If there were 100,000 items in that array and you filtered half of them, there would still be 50,000 items to iterate over again to retrieve their names. So your program will perform 150,000 iterations rather than the 100,000 iterations it actually needed in order to perform the action. 

What would be the correct way of doing this? There are actually two ways, a single loop or using the new reduce method.

// the single loop
const names = [];
users.forEach(({ age, name }) => {
  age >= 18 && names.push(name);
});
 
// the reduce method
const valid = users.reduce((acc, { age, name }) => {
  return (age >= 18) ? [...ac, name] : acc;
}, []);

The reduce syntax might look less readable, but it does the exact same thing as the single loop, the way we used to do things before ES5 array methods. By the way, I could have written it in a single line, but I split it to make it a bit more readable.

Trigger-Happy Arrow Functions

Trigger-happy is a term used to describe the irresponsible use of firearms when a subject pulls the trigger and shoots the gun before clearly identifying the target. The programming equivalent of this happens a lot now in Javascript with Arrow Functions.

 One of the questions I usually ask candidates is if they know the difference between an arrow function and a good old fashion function in Javascript. So, if you’re ever interviewed by me for a position at Admios you’re in luck because you’ve just found the answer to one question most people flunk.

No, arrow functions are not anonymous functions in Javascript but with a cleaner, nicer syntax. They’re actually very different from Javascript functions in that they do not have a scope.

And since they don’t have a scope, you obviously can’t bind a different scope since they always use the scope of their parent.

Let’s check out an example to notice the difference:

// class with arrow function
function myClass() {
  this.value = 1;
  this.myMethod = () => {
    this.anotherValue = 2;
    return this;
  }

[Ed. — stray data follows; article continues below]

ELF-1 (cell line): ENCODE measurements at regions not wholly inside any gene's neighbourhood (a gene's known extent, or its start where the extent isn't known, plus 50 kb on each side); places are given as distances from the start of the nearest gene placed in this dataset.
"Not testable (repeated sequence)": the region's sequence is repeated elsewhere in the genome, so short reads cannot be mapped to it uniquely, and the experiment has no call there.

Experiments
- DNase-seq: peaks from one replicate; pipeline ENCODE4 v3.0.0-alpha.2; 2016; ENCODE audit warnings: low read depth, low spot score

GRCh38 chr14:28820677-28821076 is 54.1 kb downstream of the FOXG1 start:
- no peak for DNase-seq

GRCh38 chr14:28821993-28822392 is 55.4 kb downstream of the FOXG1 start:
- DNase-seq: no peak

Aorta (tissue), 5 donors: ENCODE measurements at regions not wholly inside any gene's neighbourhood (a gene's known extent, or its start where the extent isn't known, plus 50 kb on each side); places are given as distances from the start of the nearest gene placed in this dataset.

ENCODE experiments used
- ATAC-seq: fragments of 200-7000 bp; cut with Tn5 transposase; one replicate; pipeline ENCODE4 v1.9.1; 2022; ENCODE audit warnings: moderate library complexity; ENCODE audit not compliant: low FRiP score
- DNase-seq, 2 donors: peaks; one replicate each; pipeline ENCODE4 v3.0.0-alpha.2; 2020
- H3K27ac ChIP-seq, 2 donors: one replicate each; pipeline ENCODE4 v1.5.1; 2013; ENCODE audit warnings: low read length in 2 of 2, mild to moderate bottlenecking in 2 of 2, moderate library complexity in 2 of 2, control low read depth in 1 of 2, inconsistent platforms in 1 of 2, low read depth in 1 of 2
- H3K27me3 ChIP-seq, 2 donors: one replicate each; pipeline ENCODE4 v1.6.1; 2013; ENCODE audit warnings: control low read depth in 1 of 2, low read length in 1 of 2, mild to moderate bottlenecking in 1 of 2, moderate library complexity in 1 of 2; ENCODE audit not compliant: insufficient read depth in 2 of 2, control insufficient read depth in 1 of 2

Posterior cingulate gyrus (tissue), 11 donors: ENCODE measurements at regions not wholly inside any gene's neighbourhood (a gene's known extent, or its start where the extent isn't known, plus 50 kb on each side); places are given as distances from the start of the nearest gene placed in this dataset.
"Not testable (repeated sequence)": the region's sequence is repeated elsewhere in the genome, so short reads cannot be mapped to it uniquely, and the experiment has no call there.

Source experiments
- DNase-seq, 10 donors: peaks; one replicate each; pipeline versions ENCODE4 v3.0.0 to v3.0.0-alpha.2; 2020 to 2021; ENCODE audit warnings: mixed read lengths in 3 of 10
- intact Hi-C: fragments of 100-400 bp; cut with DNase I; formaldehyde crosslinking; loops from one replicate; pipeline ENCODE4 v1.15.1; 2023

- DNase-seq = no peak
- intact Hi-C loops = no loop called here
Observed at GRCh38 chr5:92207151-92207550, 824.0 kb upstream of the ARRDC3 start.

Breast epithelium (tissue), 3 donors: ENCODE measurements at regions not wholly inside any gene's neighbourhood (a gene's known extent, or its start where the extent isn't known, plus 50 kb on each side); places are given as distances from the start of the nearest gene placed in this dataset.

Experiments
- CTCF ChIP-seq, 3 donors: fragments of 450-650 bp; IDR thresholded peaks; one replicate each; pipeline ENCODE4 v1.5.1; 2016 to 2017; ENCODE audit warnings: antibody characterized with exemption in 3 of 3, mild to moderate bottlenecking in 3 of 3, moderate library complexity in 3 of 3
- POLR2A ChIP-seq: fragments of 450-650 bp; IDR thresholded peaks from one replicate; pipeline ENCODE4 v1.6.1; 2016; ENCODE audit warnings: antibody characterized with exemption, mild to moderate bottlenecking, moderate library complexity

}
 
const test = new myClass();
test.myMethod(); // myClass  {value: 1, anotherValue: 2, myMethod: function}

Since the arrow function does not have a scope, it inherits the scope of the parent. In this case, the myClass object. Now let’s watch what happens with an anonymous function when we try to bind a different scope:

// now with an anonymous function
function myClass() {
  this.value = 1;
  this.myMethod = function() {
    this.anotherValue = 2;
   return this;
  }
}
 
const anotherTest = new myClass();
anotherTest.myMethod.call({another: 'scope'}, ); // myClass {value: 1, anotherValue: 2, myMethod: function}

As you can see, it still pulls the scope from the parent, and now the supposedly new scope we passed to the function is nowhere to be found.

This is especially problematic when working on a modular app which needs to be changing or applying scopes to handlers.

Now don’t get me wrong, I love arrow functions, but the trick is knowing when to use them. So, when should we use arrow functions?

  • If you want the function to be accessible via public or private interface, you should not use arrow functions. These methods usually need to handle changing scopes.
  • Arrow functions work perfectly with iterators and other fire-and-forget actions. If you would write a lambda for it, an arrow function is the perfect fit.
  • If you have to pass the scope as an argument to the function, then you should not use an arrow function.

So what do arrow functions have to do with performance? Programmers sometimes forget that arrow functions don’t posses scopes, sometimes the arrow function is within another arrow function, and the scope ends up being something completely unexpected for the programmer. Then the programmer ends up writing a contraption to make the wanted scope accessible to the arrow function. These contraptions somehow tend to stick as a reference to another object being used, so the garbage collection ends up skipping them and in the long run they become a memory leak.

Pulling Full Utility Libraries for a Single Function

Thanks to broadband internet connections, developers tend to care less about build sizes. They just jam up the entire app in a single page app which weighs several megabytes in size. A basic Angular 1 build with all its modules loaded takes about 1 MB for a single Hello World app unoptimized!